Optimists see the SEMP as a good model for the UK to imitate, arguing that British universities will continue to attract students whatever happens, partly thanks to the English language. But with no funding from Brussels, Switzerland has to finance the scheme itself. In 2016 alone, the government spent £20 million (€22.9 million) on it. If the UK were to copy the Swiss model, it would also have to pay for its own scheme.

It is important to note that Switzerland has now passed legislation stopping short of imposing immigration quotas, thereby mitigating the referendum result. That compromise allows it to start talks with the EU to fully rejoin Erasmus – although these have not yet started and could take over a year to complete. A cautionary tale?

But let’s get back to the Brexit negotiations. At this stage, two possible options stand out: either the UK stays in Erasmus and pays into the system, or it crashes out and has to set up (and fully finance) its own exchange scheme.

For now, Ruth Sinclair-Jones, the Erasmus+ UK director, is optimistic. Speaking to FRANCE 24, she welcomed "the enormous enthusiasm there is in the UK for the benefits of mobility to continue, regardless of EU membership" and said she had observed similar enthusiasm abroad. "What is encouraging is that the other member states are also very keen that the UK should continue to participate in Erasmus+," she pointed out, noting that "the Germans have been particularly vocal".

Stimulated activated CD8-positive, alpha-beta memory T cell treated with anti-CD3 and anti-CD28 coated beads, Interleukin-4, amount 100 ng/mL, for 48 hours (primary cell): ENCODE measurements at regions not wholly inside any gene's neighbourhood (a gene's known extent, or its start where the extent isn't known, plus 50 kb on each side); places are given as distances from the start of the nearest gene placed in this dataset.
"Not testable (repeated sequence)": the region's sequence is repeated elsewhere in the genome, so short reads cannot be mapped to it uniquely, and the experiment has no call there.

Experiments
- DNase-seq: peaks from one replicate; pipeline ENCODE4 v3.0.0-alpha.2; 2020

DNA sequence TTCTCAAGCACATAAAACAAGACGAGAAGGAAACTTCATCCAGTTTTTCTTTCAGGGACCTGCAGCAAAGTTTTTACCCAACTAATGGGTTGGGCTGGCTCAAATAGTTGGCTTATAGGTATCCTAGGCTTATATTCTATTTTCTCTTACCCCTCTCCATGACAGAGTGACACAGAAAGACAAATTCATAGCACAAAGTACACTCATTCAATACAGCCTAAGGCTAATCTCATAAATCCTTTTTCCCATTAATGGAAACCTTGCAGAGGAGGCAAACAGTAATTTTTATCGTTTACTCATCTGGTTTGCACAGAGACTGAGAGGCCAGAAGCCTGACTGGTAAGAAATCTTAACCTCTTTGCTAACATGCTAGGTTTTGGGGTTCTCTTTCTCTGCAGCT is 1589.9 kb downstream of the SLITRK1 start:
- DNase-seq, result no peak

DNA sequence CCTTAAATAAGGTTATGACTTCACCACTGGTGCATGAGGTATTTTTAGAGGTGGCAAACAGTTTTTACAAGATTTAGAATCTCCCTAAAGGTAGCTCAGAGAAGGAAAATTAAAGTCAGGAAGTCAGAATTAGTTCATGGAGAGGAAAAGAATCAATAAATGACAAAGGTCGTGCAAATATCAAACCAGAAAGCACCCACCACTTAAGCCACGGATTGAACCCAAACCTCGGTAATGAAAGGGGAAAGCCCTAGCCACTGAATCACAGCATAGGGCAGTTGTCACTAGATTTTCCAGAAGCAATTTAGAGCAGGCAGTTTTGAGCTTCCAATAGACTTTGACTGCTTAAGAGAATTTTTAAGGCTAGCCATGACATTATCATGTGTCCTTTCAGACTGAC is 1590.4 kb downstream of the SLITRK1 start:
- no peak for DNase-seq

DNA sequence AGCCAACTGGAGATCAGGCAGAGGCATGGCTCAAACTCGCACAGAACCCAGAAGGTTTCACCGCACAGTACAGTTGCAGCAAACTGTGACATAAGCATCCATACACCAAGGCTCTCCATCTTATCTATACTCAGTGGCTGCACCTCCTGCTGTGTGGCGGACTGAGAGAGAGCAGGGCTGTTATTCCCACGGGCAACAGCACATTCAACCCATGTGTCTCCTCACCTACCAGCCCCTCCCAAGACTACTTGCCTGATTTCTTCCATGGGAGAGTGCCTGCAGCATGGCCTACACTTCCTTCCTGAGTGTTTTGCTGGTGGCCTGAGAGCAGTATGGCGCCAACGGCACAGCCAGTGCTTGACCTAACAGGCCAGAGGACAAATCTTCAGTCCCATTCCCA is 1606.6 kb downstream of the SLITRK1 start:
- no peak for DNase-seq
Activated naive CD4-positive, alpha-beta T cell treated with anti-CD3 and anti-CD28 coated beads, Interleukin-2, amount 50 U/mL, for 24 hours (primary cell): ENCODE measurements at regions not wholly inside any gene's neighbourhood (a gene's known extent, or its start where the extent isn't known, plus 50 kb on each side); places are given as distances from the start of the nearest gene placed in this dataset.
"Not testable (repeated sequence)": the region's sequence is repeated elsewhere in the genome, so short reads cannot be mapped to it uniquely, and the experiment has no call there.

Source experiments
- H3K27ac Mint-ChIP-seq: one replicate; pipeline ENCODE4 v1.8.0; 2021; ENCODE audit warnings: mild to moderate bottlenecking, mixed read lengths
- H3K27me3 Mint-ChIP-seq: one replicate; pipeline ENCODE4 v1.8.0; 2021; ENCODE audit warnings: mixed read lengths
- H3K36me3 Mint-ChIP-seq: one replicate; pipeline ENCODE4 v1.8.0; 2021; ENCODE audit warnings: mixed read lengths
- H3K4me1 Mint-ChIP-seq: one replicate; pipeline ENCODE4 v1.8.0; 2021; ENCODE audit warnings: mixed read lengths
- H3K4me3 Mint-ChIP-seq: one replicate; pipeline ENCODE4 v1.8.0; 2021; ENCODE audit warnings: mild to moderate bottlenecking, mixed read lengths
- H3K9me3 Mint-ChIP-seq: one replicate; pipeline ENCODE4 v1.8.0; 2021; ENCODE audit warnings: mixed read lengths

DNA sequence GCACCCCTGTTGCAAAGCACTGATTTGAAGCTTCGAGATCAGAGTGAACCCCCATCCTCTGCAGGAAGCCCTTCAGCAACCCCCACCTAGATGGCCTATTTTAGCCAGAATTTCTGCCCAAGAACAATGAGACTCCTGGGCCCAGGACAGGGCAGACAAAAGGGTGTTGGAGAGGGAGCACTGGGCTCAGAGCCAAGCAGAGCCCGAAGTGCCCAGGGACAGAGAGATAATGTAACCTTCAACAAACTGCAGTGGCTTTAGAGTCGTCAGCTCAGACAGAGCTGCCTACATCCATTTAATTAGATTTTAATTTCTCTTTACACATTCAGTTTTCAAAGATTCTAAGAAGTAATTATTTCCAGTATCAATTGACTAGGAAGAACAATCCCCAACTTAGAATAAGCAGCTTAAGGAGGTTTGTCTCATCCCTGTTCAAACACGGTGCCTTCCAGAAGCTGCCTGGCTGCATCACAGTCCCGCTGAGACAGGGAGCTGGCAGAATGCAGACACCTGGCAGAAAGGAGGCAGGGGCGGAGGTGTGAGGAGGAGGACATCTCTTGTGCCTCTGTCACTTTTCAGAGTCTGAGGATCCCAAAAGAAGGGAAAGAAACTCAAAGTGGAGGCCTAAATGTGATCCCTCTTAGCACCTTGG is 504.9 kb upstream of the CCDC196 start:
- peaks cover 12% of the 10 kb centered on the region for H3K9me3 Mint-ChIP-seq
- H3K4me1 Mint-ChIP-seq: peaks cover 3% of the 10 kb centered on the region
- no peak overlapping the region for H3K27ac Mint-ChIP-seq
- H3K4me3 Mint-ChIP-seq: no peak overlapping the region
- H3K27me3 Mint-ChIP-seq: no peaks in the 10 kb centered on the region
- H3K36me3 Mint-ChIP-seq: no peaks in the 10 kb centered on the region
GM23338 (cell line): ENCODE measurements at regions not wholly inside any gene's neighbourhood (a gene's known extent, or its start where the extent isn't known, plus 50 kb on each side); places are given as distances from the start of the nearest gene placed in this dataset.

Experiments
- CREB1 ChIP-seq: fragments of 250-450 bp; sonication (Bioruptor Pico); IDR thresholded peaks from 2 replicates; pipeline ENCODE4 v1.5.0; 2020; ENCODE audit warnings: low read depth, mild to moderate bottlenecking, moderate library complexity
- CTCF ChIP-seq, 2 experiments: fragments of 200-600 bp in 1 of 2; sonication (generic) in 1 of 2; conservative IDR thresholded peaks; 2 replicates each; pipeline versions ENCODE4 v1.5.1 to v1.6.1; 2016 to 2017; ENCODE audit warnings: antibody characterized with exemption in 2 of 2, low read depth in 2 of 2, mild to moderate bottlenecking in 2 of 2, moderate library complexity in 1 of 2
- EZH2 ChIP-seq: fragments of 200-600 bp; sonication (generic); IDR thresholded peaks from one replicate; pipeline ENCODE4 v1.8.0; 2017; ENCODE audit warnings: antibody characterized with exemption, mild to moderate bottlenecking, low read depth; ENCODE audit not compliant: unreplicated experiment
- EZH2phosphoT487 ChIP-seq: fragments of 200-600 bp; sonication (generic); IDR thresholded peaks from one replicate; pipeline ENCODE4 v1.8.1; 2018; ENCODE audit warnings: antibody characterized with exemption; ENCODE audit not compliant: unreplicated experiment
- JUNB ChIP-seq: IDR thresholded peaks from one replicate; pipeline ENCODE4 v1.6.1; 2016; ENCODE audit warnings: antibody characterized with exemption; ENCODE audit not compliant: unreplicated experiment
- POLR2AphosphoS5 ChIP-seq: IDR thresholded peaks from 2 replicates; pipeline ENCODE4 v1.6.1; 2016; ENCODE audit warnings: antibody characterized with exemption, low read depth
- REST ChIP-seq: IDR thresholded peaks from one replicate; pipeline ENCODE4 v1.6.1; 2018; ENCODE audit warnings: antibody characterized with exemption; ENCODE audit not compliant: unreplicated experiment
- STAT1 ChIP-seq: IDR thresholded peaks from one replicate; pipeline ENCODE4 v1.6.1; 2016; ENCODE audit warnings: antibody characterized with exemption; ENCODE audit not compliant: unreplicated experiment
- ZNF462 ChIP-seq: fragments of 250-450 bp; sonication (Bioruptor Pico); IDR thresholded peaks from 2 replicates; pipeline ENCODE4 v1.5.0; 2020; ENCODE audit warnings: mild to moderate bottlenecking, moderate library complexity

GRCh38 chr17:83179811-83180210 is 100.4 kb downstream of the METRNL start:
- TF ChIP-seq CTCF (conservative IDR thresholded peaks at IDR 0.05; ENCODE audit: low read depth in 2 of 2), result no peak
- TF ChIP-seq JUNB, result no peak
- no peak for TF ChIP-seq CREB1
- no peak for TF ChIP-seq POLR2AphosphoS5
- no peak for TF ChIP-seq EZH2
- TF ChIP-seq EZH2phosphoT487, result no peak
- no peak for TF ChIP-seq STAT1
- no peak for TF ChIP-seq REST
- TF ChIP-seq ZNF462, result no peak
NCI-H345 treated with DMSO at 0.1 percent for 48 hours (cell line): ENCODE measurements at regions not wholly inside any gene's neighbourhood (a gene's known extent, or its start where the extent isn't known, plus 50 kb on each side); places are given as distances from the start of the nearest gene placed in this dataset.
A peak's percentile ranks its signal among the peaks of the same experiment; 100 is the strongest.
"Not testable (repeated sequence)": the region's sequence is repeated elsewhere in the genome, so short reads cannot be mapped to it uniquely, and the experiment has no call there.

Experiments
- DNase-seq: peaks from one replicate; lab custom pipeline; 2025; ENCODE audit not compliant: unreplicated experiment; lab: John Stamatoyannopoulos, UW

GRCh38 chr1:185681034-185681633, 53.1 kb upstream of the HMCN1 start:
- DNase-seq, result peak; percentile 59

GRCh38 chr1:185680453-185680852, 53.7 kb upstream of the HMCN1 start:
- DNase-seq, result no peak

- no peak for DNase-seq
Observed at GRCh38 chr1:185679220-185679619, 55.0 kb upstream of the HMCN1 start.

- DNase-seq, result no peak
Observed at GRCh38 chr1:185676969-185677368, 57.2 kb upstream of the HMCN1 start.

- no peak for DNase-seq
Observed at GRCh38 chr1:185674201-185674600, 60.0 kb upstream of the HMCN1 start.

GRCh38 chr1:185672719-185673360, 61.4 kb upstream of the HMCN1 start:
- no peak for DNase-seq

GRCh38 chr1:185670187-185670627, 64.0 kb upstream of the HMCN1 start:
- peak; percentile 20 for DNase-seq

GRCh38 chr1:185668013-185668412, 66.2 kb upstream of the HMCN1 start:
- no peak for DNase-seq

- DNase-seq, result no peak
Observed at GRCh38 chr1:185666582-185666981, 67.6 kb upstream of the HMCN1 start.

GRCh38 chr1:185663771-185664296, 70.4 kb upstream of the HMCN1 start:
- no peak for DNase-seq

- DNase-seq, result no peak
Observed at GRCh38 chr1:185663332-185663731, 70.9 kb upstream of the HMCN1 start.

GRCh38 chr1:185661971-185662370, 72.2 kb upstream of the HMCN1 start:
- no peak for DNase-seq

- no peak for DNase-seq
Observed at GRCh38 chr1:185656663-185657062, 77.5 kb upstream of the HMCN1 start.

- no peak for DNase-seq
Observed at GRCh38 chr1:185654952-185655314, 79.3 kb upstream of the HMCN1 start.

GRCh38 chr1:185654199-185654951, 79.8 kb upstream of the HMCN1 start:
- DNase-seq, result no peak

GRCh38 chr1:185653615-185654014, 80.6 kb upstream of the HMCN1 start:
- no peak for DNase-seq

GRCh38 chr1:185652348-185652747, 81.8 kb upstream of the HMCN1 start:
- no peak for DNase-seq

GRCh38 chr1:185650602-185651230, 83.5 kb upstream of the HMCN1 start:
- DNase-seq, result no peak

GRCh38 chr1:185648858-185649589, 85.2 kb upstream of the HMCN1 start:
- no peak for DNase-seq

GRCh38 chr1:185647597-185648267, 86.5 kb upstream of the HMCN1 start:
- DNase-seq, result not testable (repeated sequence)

In other words, there seems to be some political will on both sides to keep the UK in Erasmus. "I’m optimistic that some priority is going to be given to this in the negotiations," Sinclair-Jones told FRANCE 24, adding that "it would diminish the programme for everyone if the UK was not participating".

But there are still the nitty-gritty legal aspects to consider. Let’s be clear: being in Erasmus means accepting freedom of movement. With Downing Street pushing for a "hard Brexit", this scenario appears increasingly unlikely.

Marianne de Brunhoff, from the French education ministry, sums it up this way: "What we want is for as many countries as possible to be associated with this Erasmus system – which benefits a huge number of young Europeans – but under normal conditions for everyone: either countries that belong to the EU or associate countries that respect fundamental EU principles."

The EU is generally good at forging compromises. But when it comes to Erasmus, would it really be able to make an exception for the UK on freedom of movement after suspending Switzerland for the same reason? Watch this space.